A colleague recently had the hard drive from his desktop computer completely erased by an intruder who went to his locked office on a day when his university was closed for a holiday. There was nothing of obvious value on the hard drive -- just manuscripts, proposals, presentations, data, images and so on. That is, just his work.
Everything was backed up, so nothing was lost, but even so, it was an evil act. There's no way to know what the malicious person did before erasing all the files and installing a new (pirated) operating system, but the IT people were able to determine that the computer was accessed at least 4 times. I would not be surprised if files were copied.
Years ago, an intruder copied files from my desktop computer. The computer was in my locked office, and the intruder copied the files late at night on a weekend. The files were of the usual academic sorts -- papers, proposals, data and so on, as well as email files that were saved on my computer.
There are many possible motives for this type of malicious behavior: outright theft of intellectual property for personal gain, a desire to inflict severe inconvenience, or an attempt to find some confidential or embarrassing information. When my files were copied and I had a meeting with an associate dean about the situation, she told me that she had dealt with cases like this before. Furthermore, she also dealt with cases in which someone placed incriminating materials (e.g., child pornography) on someone else's computer. Who are these people?
When my files were stolen (copied), the chair and deans were sympathetic to my situation, but it was very difficult for me to convince them that this theft of intellectual property required them to take action against the thief to try to retrieve the stolen information. The type of research I do has no commercial value, and will not result in patents. The same is true for my colleague who more recently had his hard drive compromised.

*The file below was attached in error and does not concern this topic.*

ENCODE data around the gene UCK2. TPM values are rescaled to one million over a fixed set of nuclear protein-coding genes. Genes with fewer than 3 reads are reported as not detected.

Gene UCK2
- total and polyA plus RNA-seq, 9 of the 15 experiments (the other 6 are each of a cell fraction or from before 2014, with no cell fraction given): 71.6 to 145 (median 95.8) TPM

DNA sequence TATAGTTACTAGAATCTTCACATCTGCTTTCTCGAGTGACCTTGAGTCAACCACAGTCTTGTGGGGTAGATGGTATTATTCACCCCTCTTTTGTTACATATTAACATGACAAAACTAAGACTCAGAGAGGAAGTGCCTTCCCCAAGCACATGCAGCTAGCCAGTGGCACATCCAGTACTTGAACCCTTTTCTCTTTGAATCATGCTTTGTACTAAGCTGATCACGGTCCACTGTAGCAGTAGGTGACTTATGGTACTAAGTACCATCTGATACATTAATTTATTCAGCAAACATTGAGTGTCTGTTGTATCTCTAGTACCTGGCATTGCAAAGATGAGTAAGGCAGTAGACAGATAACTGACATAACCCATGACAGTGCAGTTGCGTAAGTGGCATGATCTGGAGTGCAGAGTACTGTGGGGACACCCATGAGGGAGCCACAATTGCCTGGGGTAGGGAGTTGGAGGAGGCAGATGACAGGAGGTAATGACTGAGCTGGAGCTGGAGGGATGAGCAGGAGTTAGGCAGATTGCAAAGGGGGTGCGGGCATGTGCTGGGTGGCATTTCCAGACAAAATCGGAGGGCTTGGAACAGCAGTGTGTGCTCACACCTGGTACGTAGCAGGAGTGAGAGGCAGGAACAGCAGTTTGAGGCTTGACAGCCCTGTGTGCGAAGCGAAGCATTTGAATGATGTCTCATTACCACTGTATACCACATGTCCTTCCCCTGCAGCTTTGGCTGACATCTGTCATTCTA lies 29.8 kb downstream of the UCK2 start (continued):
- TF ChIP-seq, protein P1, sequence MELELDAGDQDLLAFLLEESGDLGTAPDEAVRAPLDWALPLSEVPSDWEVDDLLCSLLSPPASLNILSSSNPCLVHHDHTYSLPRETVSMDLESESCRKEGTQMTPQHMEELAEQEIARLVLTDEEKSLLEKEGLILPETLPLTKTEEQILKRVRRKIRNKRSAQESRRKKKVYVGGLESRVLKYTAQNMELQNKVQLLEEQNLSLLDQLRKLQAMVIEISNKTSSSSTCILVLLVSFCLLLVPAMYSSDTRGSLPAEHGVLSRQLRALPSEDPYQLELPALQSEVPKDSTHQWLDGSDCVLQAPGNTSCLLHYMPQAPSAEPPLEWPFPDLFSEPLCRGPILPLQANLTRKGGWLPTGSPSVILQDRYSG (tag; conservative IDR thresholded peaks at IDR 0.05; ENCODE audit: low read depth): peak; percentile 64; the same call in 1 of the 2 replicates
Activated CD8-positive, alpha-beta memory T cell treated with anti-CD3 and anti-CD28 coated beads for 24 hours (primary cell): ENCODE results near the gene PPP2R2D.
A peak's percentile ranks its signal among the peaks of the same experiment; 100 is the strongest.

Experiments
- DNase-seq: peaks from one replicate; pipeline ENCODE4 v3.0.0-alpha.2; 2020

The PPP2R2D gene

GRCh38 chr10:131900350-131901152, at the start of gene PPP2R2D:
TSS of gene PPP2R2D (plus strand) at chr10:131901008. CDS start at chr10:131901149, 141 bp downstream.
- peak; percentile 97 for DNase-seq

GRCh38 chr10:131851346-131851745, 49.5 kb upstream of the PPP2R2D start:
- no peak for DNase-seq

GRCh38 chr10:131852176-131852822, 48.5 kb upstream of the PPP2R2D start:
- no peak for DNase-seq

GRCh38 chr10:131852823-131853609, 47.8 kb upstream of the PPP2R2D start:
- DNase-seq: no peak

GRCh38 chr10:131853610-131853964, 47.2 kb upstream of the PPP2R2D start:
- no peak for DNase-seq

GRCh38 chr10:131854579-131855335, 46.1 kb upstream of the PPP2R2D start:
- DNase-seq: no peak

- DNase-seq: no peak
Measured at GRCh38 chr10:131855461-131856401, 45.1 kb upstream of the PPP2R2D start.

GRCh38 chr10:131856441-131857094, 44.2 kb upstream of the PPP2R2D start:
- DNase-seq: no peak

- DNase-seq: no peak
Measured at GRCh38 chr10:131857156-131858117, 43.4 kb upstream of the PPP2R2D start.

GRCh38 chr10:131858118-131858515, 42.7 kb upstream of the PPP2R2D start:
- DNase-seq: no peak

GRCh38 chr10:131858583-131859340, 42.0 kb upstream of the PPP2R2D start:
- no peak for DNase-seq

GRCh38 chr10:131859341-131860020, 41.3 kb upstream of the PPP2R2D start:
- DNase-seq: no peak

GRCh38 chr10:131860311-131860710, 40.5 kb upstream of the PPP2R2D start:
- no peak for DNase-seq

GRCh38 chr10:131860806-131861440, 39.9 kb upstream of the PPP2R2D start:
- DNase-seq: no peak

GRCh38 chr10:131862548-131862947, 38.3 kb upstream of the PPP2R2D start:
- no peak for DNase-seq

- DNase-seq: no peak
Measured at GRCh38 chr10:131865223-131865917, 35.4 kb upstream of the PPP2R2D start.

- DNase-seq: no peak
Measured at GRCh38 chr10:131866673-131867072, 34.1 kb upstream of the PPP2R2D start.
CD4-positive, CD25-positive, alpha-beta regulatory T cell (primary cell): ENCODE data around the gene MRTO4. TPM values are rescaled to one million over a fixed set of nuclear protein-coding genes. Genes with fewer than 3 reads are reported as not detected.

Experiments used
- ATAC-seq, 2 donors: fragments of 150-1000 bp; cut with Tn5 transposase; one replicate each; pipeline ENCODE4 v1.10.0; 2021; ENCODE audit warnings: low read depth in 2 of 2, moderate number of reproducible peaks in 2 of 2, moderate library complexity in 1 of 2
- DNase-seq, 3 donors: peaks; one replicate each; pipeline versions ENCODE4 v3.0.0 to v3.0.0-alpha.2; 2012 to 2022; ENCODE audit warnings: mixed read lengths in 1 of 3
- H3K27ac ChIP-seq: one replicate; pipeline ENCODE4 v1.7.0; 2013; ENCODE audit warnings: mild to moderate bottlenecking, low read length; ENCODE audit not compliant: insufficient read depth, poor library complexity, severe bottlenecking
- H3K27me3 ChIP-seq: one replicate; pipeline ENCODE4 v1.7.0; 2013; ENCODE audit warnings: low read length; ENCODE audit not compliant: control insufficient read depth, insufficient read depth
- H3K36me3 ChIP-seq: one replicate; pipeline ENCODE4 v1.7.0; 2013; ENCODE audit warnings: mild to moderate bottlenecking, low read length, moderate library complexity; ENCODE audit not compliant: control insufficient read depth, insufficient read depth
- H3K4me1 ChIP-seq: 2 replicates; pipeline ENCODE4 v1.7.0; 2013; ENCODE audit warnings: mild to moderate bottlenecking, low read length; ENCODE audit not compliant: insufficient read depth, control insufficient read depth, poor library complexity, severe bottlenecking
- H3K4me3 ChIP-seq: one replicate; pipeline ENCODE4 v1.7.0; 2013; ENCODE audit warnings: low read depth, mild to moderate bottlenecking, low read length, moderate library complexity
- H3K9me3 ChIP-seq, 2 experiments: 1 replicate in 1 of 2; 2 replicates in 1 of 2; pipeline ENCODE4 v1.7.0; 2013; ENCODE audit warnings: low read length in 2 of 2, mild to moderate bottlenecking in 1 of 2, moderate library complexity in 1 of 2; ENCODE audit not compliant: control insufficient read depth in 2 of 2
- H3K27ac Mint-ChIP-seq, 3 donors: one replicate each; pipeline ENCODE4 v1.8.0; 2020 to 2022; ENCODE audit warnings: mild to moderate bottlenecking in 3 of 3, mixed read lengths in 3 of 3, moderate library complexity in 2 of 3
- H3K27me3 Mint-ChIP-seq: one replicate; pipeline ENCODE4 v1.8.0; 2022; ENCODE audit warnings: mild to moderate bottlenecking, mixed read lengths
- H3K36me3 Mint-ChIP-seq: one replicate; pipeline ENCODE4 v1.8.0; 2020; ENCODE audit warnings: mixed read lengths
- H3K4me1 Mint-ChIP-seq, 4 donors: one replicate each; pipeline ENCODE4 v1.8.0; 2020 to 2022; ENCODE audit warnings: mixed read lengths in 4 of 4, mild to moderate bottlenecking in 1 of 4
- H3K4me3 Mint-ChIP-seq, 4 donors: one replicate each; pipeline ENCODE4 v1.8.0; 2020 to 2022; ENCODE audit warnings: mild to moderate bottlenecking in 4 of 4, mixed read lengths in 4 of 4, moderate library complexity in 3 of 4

In my case, the thief also took some research materials that had been purchased with a grant from a federal funding agency. I contacted the university legal office to see what my options were for trying to retrieve my tangible and intellectual property, although I didn't have a clear idea how to retrieve the latter. The thief had made copies of files, so I didn't lose any intellectual property, and the research materials that were taken had a value of about $1000. Small change for a university.
One of the lawyers in the university counsel's office wrote a strongly worded letter to the thief, who had been proven beyond a doubt to have possession of my files and other research materials and who had by that point been fired from the university. I saw a draft of the letter before it was to be sent, and did not find it particularly compelling, but at least it recognized that someone had done something wrong. But then the letter was never actually sent because the university counsel balked out of concern that it would appear that the university was harassing someone who had not actually stolen anything of value to the university. What if the thief got upset by the letter and sued? Then the university would have to spend more than the cost of a piece of letterhead and a postage stamp, and that would not be worth it.
Nothing of value was taken, just my work.
I have written before about people who borrow (steal) ideas from proposals or talks, but somehow it is worse when someone physically breaks into your office and takes stuff, even if the result is about the same.
How do you put a value on basic research? You can't. I bring in grants (+ indirect costs) and I support students and pay their tuition, so I could put a number on how much money I contribute to the university. My research materials, however -- my ideas, my proposals, my manuscripts, and my teaching files -- have no street value.
Does that mean anyone can break into my office in the dead of night and help themselves to whatever they want as long as they don't take anything of actual worth (e.g. computers, research equipment, my first edition of Flattened Fauna)? Sometimes it seems that way. Of course, anyone who does that will be fired and will have to move to the ends of the Earth, but at least they will have my old manuscript drafts to keep them company. Those, of course, are priceless.
12 years ago